Cruising the Sassafras, this time on my terms

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Last month I wrote about my “managed” cruise to the Sassafras River in 1973, conducted under the direction of a Washington newspaper editor who knew nothing of cruising, sailing or Chesapeake Bay. Herewith is the promised account of my independent cruise last September to this lovely freshwater river on Maryland’s Upper Eastern Shore — this time carried out with no outside interference.

Jack Sherwood

For me, cruising means sailing at leisure to undetermined locations, ideally in 6- or 8-hour legs, but power is an option when it’s forced upon me. Because I prefer single-handing, I am able to change course on a whim with no consultation and without disappointing anyone since no one is expecting me anywhere.

My unwritten rule is to cancel a cruise if there’s no wind, but I am patient for an hour or so of stillness with all means of propulsion disengaged. To kill this idle time I sometimes begin some minor boatwork project, which seems to trigger a flat sea to darken in the distance with a developing breeze.

Ignoring currents while otherwise preoccupied led to an unwelcome situation at the beginning of this cruise while wallowing off Tolly Point at the mouth of the Severn River. Surrounded by a field of crab pot floats, my boat suddenly came to a dead stop after snagging a line in about 5 feet of water and becoming one with the float bobbing inside the outboard well. There was no choice but to don a life jacket and leap off the stern with a Leatherman knife to confront the wrapped line.

I ducked underwater several times in an unsuccessful attempt to untangle the mess and eventually had to cut the line. (Thankfully, no crabbers were around.) By that time a southerly had arrived, moving the boat north on a strong flood tide. I held on to a line attached to the telescoped ladder mounted on the transom and moved the rudder with my foot to head the boat into the wind. With a special grab line rigged temporarily across the lazarette hatch, I pulled myself aboard from a standing position on the ladder. Once safely in the cockpit I steered away from the field of floats, rolled out the jib and began sailing. This was the only physical challenge I confronted during the cruise, although I would encounter a disturbing problem a few days later while homeward-bound.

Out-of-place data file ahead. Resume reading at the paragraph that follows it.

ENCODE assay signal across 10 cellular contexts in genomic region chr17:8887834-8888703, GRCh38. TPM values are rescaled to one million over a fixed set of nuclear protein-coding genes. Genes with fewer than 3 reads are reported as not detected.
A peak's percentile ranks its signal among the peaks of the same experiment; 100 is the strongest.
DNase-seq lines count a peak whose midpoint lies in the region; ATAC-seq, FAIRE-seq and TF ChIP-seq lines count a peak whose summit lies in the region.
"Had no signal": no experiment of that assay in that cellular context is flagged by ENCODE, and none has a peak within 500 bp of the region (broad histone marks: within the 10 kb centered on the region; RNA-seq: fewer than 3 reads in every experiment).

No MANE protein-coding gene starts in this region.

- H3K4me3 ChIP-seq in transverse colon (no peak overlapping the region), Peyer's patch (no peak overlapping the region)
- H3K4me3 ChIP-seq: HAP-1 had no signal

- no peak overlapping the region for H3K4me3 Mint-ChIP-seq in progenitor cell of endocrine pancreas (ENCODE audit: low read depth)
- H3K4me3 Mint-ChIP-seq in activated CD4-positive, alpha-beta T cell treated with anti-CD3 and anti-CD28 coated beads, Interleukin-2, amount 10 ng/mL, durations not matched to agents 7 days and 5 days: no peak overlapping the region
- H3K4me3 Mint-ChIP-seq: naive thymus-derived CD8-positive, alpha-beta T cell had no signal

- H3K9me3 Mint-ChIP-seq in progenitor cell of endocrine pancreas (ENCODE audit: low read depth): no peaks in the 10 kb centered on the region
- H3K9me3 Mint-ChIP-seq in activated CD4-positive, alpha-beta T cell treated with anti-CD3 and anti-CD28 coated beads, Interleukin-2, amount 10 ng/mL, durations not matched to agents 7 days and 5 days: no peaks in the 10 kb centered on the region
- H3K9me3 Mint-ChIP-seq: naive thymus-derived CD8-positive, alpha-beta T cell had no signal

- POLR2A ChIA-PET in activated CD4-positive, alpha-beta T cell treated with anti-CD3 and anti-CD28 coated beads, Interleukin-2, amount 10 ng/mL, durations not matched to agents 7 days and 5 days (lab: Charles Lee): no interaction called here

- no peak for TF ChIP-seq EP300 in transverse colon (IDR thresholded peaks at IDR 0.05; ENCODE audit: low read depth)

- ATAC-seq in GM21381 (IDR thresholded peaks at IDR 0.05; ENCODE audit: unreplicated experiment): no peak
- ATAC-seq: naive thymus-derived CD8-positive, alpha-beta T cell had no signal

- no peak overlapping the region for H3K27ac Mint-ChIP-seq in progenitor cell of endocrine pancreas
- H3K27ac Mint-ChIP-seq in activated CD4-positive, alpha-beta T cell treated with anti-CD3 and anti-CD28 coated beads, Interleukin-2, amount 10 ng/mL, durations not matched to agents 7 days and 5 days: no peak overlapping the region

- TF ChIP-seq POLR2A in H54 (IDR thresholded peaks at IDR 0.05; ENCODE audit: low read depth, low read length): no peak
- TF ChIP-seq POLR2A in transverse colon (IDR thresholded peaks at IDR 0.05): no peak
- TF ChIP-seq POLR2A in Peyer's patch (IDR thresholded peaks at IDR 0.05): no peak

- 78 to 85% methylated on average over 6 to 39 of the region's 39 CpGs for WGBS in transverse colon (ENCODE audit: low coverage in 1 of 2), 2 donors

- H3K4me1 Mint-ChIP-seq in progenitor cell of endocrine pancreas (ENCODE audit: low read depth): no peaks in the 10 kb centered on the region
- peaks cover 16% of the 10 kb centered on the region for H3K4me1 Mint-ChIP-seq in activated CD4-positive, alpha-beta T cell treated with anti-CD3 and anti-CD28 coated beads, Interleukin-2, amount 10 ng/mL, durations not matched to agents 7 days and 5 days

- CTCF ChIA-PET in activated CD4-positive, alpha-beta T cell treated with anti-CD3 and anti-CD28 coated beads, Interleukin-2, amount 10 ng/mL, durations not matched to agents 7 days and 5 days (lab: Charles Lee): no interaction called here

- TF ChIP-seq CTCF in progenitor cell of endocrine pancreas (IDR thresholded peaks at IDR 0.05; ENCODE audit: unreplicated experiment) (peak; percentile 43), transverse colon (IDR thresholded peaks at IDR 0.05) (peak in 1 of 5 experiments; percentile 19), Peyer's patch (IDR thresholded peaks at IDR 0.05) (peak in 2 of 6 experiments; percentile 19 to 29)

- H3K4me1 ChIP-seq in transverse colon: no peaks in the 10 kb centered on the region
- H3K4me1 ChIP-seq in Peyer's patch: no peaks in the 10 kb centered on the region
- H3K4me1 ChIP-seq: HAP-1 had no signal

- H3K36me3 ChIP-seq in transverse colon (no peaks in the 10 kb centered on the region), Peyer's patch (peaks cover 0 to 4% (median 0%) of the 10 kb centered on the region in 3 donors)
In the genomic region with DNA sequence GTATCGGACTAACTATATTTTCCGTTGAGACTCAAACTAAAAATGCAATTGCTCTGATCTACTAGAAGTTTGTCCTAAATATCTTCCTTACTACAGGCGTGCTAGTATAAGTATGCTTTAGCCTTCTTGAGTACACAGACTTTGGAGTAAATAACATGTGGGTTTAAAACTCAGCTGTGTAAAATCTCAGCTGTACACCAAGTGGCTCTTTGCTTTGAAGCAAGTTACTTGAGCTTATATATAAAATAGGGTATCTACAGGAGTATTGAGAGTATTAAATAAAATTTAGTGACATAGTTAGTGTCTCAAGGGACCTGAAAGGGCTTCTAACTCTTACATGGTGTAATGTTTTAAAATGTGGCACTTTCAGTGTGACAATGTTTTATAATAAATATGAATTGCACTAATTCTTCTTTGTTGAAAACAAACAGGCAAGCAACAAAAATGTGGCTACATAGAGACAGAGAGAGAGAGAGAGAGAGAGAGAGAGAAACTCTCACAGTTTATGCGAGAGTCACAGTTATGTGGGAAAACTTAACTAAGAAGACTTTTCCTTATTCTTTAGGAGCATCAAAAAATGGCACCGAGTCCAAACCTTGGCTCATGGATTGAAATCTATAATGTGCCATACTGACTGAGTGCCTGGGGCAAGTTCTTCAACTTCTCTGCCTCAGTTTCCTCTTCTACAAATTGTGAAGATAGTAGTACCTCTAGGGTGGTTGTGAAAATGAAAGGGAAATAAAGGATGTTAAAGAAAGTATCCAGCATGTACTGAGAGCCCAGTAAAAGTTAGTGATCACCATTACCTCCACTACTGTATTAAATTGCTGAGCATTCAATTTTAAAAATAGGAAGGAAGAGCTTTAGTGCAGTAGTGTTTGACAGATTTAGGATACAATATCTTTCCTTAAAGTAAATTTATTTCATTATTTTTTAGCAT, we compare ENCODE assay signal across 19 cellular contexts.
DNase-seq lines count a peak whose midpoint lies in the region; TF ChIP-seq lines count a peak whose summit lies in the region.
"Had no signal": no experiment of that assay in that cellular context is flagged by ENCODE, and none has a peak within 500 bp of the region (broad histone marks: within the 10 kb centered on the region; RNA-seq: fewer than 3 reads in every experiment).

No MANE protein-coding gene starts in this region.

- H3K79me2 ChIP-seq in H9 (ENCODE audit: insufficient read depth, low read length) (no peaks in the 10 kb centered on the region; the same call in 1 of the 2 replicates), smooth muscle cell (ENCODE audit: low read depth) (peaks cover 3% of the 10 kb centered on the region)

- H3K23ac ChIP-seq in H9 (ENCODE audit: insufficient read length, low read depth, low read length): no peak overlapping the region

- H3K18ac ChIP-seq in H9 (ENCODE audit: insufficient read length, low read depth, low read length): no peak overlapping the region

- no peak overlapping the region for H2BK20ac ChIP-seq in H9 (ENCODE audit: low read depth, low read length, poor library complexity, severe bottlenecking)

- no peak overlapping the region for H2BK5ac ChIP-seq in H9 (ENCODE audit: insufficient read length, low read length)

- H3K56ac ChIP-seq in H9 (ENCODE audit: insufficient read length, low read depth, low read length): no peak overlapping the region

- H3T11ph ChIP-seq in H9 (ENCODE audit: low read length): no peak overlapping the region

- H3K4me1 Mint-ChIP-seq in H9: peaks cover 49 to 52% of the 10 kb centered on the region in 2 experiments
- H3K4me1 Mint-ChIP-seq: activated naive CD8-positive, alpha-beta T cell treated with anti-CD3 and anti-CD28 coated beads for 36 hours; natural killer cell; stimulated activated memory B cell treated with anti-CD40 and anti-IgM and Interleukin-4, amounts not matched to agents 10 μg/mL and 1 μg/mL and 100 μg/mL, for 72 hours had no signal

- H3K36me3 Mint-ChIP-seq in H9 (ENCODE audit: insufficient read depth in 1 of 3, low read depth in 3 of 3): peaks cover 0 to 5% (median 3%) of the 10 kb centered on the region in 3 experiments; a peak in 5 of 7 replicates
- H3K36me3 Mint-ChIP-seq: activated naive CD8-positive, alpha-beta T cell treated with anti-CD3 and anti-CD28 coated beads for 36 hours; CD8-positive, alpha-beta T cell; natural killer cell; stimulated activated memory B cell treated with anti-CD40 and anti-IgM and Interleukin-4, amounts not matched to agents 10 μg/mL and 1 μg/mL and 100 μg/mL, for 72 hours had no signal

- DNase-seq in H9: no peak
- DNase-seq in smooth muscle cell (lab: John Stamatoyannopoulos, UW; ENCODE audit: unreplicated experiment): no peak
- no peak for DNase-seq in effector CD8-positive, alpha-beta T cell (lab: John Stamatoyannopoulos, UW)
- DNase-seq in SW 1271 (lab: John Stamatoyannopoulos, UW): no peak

That new southerly went soft beyond Love Point at the mouth of the Chester River, giving me the choice of swinging east on a reach toward Chestertown or continuing north under power. I was focused on the Sassafras, so I continued north, motoring past Rock Hall, Tolchester Beach Marina and Fairlee Creek to my overnight destination at Worton Creek Marina, some 28 miles from Annapolis.

The Sassafras River provides a delightful backdrop for cruising (This view is looking toward the mouth.)

The route north along the Eastern Shore is marked by a busy shipping lane, but one must be wary of cargo carriers moving silently at speed, sometimes quite close to shore. Sheltered Worton Creek is difficult to find when approaching from the south because its narrow entrance is totally concealed around Handy’s Point. Once inside this hurricane hole, there are two marinas and limited anchoring depths. At dusk, I was in the mood for oysters at the Harbor House Marina, so I tied up at a bulkhead and remained there for the night under a brilliant full moon.